SQA exam results 2022: this is when school pupils in Scotland will get their exam results

School pupils in Glasgow will soon be finding out their exam results.

Pupils across Glasgow sat their SQA exams before the summer break, the first time it had been done in person since 2019.

Around 128,000 young students in Scotland are now waiting for the results, which could decide their future education opportunities.

But when will pupils find out their results, what can they do if they don’t agree with the marks, and what support can they get?

Pupils will get their exam results soon.

Here’s everything you need to know about the SQA exam results.

When is results day in Scotland?

The good news is that those who sat exams before the summer break don’t have long to wait until they get their marks.

Results say is Tuesday, August 9.

Certificates will arrive on Tuesday, while those who have signed up to MySQA will be able to get their exam results emailed and texted out to them.

You can find out more about the MySQA service on the SQA website.

How do I appeal my SQA results?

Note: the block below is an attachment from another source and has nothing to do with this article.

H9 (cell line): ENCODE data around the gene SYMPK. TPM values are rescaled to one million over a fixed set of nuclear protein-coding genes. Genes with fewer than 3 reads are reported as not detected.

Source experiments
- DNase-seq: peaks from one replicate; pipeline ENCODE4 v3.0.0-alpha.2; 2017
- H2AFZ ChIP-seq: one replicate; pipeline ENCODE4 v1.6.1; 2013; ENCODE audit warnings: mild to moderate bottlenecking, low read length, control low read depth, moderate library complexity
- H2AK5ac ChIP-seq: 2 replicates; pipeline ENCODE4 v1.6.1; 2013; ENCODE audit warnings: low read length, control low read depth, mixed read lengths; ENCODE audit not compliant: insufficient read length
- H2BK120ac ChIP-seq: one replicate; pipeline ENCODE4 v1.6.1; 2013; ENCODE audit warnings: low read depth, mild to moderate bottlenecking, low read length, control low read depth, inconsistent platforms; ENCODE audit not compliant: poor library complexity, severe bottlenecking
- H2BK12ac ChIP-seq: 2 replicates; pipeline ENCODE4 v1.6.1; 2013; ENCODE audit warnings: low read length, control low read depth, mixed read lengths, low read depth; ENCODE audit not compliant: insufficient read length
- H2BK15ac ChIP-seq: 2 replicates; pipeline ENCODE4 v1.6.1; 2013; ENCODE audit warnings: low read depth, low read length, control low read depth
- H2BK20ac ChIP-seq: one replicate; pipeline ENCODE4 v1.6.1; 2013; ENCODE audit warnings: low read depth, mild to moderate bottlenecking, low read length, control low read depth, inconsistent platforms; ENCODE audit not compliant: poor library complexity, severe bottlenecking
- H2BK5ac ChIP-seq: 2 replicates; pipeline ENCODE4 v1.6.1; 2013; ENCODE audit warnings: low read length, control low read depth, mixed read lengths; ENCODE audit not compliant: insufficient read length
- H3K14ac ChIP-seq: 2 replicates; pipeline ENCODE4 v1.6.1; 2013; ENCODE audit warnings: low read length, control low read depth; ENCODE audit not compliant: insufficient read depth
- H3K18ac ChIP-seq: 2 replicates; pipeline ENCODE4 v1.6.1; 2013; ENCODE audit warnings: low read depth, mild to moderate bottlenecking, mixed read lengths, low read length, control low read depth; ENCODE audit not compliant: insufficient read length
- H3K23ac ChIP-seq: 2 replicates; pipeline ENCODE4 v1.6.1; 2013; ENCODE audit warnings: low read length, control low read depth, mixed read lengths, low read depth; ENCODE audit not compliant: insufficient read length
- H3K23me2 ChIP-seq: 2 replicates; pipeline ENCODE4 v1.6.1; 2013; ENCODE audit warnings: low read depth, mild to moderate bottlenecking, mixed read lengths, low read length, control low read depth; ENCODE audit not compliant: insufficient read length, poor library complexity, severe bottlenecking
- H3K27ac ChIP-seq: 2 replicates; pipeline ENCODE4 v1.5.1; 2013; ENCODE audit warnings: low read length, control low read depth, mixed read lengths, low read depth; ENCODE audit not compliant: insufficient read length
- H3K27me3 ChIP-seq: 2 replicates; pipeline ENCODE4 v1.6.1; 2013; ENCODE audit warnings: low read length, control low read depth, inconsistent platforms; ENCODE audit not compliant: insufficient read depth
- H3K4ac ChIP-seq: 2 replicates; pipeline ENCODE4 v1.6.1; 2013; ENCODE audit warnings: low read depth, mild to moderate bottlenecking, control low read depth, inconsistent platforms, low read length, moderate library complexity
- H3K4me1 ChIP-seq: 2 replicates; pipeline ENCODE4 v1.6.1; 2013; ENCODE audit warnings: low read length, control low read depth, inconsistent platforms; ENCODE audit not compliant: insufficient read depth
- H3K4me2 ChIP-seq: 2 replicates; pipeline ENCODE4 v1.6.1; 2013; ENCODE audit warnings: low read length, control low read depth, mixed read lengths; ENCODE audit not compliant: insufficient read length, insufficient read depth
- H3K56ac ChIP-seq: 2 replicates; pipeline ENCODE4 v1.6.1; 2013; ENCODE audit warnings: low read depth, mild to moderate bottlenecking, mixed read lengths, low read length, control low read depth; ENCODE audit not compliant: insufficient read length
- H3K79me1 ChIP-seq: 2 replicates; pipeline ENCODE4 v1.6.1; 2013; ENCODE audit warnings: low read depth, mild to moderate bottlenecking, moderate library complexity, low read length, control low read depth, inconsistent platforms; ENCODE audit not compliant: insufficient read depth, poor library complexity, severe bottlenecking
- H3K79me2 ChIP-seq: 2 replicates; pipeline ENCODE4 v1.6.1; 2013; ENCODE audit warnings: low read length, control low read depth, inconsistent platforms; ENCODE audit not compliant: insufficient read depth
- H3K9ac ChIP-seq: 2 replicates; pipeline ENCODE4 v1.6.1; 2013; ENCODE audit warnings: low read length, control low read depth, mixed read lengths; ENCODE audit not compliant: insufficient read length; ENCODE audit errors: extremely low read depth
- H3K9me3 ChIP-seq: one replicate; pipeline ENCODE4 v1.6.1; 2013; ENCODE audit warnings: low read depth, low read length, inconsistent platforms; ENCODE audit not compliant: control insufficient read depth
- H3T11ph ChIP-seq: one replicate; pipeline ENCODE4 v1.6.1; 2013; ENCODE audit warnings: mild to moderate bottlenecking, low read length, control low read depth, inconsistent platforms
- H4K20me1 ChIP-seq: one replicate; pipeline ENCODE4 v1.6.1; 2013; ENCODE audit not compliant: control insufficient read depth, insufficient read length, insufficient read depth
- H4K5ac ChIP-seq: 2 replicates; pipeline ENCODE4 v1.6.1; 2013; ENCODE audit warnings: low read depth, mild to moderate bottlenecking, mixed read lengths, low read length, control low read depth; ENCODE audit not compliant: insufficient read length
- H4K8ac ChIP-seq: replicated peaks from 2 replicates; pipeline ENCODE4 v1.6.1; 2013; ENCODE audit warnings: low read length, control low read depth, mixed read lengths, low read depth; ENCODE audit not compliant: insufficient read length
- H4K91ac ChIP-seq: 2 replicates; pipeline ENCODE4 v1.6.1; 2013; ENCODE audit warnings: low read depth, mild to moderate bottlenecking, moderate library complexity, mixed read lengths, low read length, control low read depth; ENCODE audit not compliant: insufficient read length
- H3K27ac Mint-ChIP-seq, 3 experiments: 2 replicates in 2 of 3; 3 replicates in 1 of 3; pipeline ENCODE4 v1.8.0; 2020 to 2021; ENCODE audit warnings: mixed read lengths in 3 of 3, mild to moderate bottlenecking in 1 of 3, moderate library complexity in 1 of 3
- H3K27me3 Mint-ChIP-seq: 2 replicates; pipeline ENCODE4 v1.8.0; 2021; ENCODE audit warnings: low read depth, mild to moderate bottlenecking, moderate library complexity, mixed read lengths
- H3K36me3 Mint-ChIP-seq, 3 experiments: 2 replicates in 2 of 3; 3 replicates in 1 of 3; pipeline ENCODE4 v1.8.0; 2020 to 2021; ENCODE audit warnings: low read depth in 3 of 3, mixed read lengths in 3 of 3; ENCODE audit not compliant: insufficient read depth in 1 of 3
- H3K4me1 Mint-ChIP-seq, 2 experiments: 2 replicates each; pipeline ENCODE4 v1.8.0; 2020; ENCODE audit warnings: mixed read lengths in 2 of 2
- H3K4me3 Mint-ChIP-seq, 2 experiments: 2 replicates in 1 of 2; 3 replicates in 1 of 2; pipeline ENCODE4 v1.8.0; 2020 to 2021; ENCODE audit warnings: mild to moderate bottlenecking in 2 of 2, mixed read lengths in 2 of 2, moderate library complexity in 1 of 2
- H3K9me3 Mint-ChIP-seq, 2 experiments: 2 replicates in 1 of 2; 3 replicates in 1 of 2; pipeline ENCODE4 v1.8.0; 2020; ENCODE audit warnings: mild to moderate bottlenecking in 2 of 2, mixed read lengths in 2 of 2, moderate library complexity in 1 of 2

The moment when you open the envelope to discover your results is one of anxiety and nerves.

What emotion follows depends on what you expected and what marks you got - some with be over the moon having got all the results they wanted (maybe above expectations) while others will have got exactly what they expected.

But some pupils might feel like one or more of their grades don’t quite seem right.

This is what the SQA advises: “If your final grade is lower than the estimate your school, college or training provider submitted to us before the exam, you may be able to make an appeal directly to SQA, or through your school, college or training provider. You should always discuss the discrepancy between your estimated grade and your final grade with your teachers/lecturers or centre staff to determine whether the estimated grade and supporting evidence support an appeals request.”

You can appeal on the SQA website.

The SQA will then check to see if you deserve a higher grade. Those who have a conditional place at a university or college, or have training on work that depends on their results, will be prioritised.

What help and support is available?

Whether you’re just feeling stressed and overwhelmed about the results, or are down after getting disappointing marks, it’s always better to share and speak to someone.

The SQA advises that pupils should speak to a trusted friend, family member, teacher or lecturer about how they’re feeling.

Other organisations that offer support are YoungMinds and YoungScot.